Academic life was progressing normally for Dillon Wells when he graduated from Ridgeview High School in 2011. Like many other students, he enrolled in classes at SJR State and was moving along with his higher education goals until life suddenly changed for him in 2012 when he was diagnosed with a rare autoimmune disease that paralyzed the lower half of his body.
Wells reflected on how significantly his life changed after his diagnosis, and after four long years away from school, he finally decided to return to SJR State, only to discover how much material he’d forgotten. “Academically, I struggled. Extremely!” he said. “I had to start from the bottom all over again. At one point, I was even on academic probation.” However, with the support of his professors, family and friends, he completed his Associate in Arts degree and plans to transfer to a university this fall where he will major in hospitality management.
While Wells will tell you that his disease has taught him patience and willpower, what he desires most is to stand for something and to continue to inspire others. "I want people, students, to see the type of determination that I have acquired when it comes to academics and personal life,” Wells said. “Yes, I may be wheelchair bound, but I won't let my disability defeat me nor keep me from reaching my dreams. We all know that life, in general, is hard, but if you can inspire someone to not give up or to continue to fight, well, that's just rewarding.”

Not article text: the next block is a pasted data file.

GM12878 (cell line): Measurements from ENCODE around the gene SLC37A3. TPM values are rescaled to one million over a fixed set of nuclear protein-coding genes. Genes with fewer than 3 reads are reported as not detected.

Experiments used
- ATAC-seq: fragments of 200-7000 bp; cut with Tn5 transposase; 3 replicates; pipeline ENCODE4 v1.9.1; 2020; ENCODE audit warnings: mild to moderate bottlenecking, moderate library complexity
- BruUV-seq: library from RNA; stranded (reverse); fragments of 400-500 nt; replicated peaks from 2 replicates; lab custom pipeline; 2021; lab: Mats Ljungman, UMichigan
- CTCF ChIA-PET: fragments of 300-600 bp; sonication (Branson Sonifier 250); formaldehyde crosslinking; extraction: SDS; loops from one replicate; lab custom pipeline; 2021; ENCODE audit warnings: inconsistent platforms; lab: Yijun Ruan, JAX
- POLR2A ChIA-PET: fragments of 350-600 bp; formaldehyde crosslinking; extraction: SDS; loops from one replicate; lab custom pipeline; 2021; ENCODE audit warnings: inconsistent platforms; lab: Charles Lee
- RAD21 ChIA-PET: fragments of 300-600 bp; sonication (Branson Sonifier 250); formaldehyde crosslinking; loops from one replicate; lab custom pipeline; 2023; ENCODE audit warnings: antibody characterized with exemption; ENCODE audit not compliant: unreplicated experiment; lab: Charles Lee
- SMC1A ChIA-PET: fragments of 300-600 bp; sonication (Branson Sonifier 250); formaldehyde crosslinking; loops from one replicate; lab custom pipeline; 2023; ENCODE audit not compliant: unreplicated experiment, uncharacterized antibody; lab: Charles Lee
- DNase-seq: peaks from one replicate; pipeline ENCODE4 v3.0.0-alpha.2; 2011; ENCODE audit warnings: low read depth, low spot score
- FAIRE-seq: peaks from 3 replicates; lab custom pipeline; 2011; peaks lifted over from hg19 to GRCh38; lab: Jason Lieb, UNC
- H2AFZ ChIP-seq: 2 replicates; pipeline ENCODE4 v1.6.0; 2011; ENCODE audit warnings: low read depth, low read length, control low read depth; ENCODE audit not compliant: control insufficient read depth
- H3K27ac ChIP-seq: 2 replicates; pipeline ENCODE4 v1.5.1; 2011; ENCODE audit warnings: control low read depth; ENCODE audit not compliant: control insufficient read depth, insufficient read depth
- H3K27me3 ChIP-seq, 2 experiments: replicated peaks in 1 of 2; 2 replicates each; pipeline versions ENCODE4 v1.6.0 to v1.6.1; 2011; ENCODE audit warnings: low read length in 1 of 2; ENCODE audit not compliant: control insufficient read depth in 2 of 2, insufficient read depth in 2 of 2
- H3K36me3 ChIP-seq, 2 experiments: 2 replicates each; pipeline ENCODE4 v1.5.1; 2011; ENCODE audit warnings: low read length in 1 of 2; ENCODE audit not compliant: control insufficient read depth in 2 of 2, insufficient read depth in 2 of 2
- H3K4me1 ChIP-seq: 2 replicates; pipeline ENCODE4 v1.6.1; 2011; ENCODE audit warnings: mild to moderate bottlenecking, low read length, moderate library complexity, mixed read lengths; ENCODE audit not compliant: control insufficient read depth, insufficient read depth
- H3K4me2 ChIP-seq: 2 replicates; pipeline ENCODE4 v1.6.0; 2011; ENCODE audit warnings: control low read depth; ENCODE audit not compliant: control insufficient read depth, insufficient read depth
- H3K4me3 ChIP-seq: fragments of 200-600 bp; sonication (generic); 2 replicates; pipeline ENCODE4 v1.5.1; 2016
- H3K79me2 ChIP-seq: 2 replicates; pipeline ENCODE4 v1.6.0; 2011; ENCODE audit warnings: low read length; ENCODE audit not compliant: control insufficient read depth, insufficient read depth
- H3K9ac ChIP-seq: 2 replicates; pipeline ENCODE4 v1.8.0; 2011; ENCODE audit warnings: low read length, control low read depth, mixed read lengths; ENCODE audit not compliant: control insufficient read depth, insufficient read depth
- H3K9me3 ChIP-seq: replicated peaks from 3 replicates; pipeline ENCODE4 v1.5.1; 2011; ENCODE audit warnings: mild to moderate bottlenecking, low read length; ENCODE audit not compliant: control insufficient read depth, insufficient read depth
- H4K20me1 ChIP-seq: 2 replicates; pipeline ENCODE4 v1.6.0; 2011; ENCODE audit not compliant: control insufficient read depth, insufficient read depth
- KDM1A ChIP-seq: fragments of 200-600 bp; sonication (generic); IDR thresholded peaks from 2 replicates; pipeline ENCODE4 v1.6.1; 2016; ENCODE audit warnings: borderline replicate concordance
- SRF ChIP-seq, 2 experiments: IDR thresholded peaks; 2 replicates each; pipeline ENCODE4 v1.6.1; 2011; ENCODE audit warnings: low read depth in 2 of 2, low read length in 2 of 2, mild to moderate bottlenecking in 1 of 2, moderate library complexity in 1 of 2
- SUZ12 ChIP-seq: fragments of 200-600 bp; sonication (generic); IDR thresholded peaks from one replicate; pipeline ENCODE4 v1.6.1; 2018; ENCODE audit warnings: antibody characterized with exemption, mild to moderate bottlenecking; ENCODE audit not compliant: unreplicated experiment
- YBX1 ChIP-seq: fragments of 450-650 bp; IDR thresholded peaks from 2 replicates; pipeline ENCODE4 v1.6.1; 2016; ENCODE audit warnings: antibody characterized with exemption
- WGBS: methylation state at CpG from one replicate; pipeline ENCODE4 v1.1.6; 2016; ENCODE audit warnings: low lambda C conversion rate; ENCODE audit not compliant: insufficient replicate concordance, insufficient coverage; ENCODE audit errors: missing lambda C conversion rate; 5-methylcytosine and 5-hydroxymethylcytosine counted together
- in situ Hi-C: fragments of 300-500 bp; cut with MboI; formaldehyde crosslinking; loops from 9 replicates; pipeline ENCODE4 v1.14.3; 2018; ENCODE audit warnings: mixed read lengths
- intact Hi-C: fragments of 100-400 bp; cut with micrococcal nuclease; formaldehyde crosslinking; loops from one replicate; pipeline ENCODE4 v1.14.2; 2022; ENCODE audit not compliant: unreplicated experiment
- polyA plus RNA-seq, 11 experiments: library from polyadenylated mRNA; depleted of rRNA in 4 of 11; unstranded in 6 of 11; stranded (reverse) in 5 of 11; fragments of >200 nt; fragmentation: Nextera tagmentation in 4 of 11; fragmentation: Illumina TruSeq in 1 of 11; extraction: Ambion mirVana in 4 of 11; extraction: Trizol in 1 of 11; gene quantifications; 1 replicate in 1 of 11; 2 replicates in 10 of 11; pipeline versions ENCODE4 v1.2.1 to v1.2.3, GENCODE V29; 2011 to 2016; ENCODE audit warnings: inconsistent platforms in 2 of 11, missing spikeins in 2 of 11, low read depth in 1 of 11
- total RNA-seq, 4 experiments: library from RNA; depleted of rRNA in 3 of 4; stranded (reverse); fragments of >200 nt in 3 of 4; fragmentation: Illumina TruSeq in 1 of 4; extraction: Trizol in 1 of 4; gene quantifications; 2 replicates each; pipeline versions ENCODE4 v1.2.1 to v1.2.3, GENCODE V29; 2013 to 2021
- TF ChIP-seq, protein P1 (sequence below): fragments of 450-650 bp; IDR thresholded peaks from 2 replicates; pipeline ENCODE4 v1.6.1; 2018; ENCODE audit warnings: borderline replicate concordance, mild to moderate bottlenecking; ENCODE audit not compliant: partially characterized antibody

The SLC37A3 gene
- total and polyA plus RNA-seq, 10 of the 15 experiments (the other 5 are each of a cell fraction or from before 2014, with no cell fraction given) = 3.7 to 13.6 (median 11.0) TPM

Among the graduates were 13 high school students who were dually enrolled at SJR State, including Lillian Spofford.
Spofford earned her Associate in Arts degree and will transfer to the University of North Florida this fall. She has been accepted into UNF's Hicks Honors College where she plans to major in psychology and minor in criminal justice. The Ridgeview High School senior not only completed her college degree while in high school, she was also active in the Phi Theta Kappa honor society and served as a member of the campus’s Rotaract Club.
"Joining clubs is the best part about college," Spofford said. "I always felt welcomed, and I made really great friends with common goals. Spofford explained that as a student who didn't initially know too many people on campus, club participation opened the door for her to more easily make friends and build a network that led to new and exciting opportunities. Spofford is delighted that her club involvement also showed her how much she had in common with other students whom she may not have befriended on her own.
Thinking ahead, Spofford hopes to one day adopt a child in need and become involved with animal shelters. "I believe in being a voice for those who lack one," she said.
Also among the graduates was Patricia Yates, whose cap and gown may have looked identical to those worn by fellow graduates; however, there was one unique distinction. It was the same cap and gown worn by her daughter, Catharine, who graduated from SJR State one year before. Patricia, 56, credits her daughter for acclimating her to college classes. “I have to give her a lot of credit for breaking the ice with me,” Patricia said. “I feel both honored and sentimental to wear her cap and gown.”